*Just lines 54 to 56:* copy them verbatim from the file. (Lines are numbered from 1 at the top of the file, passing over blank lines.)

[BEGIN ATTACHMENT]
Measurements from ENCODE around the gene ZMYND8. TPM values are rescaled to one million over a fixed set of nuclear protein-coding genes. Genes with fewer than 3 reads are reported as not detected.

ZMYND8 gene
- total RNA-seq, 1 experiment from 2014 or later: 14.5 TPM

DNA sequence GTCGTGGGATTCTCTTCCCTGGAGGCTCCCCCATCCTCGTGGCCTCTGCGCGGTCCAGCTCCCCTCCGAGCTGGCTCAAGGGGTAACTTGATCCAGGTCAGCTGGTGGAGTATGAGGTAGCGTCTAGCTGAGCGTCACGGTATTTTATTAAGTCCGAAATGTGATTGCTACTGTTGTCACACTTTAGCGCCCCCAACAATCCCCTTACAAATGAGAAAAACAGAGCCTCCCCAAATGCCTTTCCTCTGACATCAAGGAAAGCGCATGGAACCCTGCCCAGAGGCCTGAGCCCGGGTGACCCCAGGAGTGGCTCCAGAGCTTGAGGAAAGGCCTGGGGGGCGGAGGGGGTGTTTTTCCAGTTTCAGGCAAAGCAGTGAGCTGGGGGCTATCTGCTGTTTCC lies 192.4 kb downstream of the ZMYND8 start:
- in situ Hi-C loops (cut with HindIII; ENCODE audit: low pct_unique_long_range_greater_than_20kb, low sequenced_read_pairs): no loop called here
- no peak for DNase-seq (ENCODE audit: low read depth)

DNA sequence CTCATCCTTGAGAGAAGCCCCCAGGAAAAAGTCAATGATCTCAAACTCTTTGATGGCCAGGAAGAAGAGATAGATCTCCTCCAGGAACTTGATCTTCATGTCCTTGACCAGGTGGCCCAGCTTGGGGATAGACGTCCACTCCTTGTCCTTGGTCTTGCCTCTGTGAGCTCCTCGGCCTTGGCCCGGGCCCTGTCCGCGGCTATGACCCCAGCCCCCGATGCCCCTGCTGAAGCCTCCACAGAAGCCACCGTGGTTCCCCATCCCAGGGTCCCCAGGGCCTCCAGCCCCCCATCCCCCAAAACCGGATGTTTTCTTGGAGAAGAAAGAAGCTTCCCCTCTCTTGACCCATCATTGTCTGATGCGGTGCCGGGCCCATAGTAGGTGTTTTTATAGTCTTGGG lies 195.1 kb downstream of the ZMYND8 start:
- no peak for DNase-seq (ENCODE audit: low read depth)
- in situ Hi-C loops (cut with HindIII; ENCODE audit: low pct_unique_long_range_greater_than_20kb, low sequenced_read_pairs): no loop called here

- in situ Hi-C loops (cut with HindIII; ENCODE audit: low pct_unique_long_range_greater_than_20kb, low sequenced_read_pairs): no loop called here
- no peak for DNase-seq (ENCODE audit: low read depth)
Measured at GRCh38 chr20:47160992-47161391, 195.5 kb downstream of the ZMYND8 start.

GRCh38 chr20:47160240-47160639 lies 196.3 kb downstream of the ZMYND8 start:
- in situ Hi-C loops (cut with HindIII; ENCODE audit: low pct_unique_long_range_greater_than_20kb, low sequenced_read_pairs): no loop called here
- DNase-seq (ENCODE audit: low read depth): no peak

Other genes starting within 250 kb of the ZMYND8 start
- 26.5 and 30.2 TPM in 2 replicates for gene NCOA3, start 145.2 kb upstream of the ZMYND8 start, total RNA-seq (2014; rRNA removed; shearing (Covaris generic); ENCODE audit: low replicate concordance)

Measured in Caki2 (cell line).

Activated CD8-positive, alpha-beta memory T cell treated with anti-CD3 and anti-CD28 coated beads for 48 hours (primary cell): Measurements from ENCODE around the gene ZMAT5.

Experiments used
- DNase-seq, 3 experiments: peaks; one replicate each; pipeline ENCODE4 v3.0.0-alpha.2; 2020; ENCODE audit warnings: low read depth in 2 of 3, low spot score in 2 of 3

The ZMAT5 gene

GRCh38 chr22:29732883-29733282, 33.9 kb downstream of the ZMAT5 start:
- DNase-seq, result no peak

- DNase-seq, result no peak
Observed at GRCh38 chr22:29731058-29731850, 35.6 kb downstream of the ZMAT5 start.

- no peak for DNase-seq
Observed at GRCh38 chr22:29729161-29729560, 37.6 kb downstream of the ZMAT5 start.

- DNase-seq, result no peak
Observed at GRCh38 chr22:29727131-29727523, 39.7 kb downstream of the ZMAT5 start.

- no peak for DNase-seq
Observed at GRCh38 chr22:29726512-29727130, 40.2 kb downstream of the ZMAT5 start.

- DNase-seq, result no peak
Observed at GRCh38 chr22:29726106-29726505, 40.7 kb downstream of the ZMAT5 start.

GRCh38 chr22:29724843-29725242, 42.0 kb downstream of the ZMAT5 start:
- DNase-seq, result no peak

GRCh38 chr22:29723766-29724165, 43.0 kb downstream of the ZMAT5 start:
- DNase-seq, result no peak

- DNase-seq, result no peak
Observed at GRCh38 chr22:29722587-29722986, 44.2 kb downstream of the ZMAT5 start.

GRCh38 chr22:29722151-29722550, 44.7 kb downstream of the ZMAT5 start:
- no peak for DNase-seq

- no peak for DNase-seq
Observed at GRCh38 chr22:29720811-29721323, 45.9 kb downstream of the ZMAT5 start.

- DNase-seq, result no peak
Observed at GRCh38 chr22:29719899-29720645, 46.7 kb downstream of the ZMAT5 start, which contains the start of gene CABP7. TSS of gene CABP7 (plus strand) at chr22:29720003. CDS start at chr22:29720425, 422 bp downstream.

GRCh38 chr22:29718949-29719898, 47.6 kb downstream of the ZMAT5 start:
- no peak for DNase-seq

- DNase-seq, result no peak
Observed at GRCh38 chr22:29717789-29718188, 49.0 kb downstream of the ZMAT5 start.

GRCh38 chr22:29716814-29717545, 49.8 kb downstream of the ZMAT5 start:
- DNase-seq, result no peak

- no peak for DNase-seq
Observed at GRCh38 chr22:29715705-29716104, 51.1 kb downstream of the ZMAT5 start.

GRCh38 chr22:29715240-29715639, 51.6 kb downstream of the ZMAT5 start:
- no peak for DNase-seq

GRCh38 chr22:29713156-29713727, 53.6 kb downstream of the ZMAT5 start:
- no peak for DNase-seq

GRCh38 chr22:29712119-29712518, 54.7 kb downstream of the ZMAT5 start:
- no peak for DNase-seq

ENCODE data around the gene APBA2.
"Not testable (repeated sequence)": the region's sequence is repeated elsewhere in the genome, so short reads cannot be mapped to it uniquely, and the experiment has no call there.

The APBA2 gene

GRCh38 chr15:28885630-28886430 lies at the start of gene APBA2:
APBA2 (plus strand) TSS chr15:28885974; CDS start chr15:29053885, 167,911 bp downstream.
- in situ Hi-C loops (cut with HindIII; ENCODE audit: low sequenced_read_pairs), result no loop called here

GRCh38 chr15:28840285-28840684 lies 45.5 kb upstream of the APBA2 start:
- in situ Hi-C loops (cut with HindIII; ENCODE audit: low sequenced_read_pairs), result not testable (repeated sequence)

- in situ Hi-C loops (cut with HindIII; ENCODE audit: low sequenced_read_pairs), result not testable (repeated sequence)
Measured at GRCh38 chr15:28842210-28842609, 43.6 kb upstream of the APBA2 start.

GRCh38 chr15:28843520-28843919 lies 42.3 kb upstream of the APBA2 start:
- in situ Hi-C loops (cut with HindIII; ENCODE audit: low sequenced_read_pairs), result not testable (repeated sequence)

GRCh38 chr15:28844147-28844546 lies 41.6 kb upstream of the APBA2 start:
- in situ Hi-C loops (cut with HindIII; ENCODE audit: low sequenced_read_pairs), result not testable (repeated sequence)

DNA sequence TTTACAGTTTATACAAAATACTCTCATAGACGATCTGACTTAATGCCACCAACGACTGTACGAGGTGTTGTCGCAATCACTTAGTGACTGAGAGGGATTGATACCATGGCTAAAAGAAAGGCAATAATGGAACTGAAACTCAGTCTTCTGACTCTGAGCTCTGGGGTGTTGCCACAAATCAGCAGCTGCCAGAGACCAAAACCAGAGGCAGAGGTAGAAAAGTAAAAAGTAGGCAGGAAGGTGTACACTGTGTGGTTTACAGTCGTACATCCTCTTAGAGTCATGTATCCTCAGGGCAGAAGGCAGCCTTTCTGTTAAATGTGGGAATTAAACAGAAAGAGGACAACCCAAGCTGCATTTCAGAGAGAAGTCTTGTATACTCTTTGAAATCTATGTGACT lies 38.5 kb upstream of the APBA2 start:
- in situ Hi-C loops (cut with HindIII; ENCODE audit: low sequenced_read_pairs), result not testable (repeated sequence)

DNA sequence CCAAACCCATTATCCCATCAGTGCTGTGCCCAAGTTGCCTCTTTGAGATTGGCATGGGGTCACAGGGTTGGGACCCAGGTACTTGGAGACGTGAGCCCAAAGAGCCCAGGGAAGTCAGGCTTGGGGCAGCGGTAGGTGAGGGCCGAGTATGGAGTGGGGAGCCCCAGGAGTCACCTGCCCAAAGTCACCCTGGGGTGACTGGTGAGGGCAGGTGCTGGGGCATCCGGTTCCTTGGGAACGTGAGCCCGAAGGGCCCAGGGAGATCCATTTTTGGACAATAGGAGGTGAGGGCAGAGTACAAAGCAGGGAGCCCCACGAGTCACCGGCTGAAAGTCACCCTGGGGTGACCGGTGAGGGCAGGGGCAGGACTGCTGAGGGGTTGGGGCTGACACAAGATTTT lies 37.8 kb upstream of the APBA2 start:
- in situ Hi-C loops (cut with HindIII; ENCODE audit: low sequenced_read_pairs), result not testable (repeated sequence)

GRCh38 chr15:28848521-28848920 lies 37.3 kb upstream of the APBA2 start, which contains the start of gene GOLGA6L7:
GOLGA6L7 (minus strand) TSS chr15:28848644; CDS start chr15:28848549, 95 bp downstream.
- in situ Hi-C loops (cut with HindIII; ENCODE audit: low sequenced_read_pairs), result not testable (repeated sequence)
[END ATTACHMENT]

Observed at GRCh38 chr22:29715705-29716104, 51.1 kb downstream of the ZMAT5 start.

GRCh38 chr22:29715240-29715639, 51.6 kb downstream of the ZMAT5 start:
- no peak for DNase-seq